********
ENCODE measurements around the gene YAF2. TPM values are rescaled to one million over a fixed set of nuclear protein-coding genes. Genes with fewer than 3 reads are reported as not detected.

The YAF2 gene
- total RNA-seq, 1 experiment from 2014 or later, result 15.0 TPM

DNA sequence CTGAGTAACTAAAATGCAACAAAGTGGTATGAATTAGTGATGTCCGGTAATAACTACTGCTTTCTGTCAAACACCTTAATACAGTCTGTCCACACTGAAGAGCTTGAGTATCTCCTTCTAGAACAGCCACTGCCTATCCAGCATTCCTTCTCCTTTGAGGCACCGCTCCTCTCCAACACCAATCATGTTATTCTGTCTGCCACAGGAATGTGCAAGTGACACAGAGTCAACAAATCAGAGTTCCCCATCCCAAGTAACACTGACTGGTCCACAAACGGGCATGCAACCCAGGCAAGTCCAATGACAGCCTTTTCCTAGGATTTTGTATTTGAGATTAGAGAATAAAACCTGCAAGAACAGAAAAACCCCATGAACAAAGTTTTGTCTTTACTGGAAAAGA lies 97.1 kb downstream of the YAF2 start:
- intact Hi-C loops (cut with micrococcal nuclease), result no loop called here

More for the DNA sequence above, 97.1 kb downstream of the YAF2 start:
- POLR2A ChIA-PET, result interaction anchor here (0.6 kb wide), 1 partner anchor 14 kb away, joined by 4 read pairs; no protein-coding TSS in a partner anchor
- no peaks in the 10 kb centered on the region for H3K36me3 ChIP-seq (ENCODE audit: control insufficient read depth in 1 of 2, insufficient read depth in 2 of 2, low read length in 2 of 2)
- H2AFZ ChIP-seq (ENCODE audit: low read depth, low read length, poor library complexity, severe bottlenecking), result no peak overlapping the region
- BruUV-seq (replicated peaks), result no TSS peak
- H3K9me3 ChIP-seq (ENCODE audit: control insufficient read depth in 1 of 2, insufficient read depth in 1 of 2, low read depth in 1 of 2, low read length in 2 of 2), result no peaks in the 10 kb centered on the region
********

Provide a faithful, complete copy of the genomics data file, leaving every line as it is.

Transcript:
ENCODE measurements around the gene YAF2. TPM values are rescaled to one million over a fixed set of nuclear protein-coding genes. Genes with fewer than 3 reads are reported as not detected.

The YAF2 gene
- total RNA-seq, 1 experiment from 2014 or later, result 15.0 TPM

DNA sequence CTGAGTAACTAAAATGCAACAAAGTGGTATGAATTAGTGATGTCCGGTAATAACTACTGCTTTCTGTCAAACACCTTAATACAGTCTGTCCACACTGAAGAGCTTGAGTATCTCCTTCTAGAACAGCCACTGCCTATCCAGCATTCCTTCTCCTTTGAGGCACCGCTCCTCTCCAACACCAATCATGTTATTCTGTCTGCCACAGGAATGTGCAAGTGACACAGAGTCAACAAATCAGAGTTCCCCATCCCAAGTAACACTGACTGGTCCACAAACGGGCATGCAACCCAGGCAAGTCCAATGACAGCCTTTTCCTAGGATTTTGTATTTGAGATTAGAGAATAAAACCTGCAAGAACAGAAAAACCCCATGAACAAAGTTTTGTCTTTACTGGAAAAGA lies 97.1 kb downstream of the YAF2 start:
- intact Hi-C loops (cut with micrococcal nuclease), result no loop called here

More for the DNA sequence above, 97.1 kb downstream of the YAF2 start:
- POLR2A ChIA-PET, result interaction anchor here (0.6 kb wide), 1 partner anchor 14 kb away, joined by 4 read pairs; no protein-coding TSS in a partner anchor
- no peaks in the 10 kb centered on the region for H3K36me3 ChIP-seq (ENCODE audit: control insufficient read depth in 1 of 2, insufficient read depth in 2 of 2, low read length in 2 of 2)
- H2AFZ ChIP-seq (ENCODE audit: low read depth, low read length, poor library complexity, severe bottlenecking), result no peak overlapping the region
- BruUV-seq (replicated peaks), result no TSS peak
- H3K9me3 ChIP-seq (ENCODE audit: control insufficient read depth in 1 of 2, insufficient read depth in 1 of 2, low read depth in 1 of 2, low read length in 2 of 2), result no peaks in the 10 kb centered on the region